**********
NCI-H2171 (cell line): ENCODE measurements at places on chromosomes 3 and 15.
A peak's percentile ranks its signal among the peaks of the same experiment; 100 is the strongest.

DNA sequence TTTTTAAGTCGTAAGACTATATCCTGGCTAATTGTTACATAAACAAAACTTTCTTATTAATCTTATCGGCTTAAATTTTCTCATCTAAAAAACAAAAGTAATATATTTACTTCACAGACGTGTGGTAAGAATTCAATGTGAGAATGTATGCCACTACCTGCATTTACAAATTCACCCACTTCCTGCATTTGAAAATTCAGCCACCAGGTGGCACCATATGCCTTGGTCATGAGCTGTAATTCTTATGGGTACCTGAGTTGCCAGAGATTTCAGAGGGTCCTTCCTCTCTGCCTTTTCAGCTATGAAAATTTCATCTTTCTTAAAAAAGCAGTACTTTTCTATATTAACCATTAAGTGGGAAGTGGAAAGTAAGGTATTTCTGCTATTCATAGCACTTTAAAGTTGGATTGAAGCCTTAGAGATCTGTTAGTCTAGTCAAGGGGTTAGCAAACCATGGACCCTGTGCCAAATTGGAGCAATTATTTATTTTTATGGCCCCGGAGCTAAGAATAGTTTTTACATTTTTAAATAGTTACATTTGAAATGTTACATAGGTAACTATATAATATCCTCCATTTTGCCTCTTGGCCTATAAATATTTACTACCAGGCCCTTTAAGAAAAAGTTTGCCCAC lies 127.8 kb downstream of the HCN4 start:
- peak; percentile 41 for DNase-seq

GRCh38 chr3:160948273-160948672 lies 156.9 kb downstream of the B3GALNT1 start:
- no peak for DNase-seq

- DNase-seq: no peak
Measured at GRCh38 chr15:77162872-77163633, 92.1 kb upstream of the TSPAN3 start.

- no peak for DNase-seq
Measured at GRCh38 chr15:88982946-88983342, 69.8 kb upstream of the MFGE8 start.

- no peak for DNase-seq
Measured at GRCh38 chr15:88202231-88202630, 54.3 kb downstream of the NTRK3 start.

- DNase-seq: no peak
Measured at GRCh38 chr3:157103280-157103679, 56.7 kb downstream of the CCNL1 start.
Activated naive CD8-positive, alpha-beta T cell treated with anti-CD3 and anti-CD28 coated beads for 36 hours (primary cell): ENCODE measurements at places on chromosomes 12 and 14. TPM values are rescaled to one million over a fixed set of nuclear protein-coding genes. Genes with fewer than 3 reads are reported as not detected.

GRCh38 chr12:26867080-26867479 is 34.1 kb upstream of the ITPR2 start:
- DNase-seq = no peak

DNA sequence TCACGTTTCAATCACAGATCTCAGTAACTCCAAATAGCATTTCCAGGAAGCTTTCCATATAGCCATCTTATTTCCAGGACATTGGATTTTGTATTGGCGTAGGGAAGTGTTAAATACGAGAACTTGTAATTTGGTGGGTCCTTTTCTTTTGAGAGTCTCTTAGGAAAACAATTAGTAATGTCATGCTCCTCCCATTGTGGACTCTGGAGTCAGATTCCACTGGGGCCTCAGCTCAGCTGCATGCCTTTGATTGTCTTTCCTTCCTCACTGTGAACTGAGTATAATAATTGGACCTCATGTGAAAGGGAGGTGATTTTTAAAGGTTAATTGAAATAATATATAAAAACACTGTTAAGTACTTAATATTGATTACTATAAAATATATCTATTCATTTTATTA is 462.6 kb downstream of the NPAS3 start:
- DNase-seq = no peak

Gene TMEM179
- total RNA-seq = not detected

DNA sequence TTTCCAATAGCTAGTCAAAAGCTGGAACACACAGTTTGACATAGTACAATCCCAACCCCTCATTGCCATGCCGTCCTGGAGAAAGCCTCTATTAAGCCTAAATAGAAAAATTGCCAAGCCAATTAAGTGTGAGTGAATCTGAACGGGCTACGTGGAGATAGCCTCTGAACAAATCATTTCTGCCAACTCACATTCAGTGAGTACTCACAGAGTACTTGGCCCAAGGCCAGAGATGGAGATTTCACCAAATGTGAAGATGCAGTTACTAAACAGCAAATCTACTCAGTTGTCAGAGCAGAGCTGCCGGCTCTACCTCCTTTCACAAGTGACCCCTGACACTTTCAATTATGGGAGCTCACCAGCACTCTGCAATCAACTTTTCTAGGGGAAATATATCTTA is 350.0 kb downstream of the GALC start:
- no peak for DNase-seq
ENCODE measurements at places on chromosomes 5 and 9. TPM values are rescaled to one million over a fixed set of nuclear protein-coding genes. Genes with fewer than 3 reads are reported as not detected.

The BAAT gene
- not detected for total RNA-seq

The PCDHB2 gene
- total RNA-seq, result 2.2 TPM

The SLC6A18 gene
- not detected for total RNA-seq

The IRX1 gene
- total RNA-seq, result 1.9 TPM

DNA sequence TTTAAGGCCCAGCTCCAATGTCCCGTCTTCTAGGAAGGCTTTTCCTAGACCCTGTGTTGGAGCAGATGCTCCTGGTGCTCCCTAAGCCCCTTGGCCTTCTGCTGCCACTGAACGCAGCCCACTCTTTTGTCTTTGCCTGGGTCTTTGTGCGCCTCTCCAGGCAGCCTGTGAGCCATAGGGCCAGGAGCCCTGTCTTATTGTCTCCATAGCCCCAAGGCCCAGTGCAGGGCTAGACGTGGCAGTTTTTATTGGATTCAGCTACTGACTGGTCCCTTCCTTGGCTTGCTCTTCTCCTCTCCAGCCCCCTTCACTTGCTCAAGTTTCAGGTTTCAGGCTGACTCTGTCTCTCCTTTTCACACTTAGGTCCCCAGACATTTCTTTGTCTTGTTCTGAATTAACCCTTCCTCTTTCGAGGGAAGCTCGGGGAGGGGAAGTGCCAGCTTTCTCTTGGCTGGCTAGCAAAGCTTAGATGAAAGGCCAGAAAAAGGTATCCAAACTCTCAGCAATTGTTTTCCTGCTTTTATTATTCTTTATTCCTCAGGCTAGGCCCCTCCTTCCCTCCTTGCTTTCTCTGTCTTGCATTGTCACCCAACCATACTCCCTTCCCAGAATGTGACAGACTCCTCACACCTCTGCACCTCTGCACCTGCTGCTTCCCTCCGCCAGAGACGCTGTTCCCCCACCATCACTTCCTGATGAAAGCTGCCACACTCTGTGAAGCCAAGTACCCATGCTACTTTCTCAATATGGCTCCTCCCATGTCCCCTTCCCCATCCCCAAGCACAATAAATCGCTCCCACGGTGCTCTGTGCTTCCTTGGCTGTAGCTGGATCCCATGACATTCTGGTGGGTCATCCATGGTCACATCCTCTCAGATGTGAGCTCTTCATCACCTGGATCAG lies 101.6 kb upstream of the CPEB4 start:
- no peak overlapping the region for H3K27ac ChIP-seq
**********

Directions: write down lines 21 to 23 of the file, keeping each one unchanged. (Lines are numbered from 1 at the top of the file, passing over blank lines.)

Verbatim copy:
- total RNA-seq = not detected

DNA sequence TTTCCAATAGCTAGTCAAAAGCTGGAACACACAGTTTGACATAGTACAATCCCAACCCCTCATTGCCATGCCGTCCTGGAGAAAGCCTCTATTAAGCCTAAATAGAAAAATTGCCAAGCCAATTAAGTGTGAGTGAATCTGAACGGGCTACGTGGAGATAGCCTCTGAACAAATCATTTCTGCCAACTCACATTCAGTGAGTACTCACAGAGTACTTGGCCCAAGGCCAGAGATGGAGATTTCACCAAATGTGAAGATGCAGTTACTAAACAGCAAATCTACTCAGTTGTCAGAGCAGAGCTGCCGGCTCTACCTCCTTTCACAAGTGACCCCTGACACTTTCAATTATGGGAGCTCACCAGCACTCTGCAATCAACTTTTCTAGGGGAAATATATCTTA is 350.0 kb downstream of the GALC start:
- no peak for DNase-seq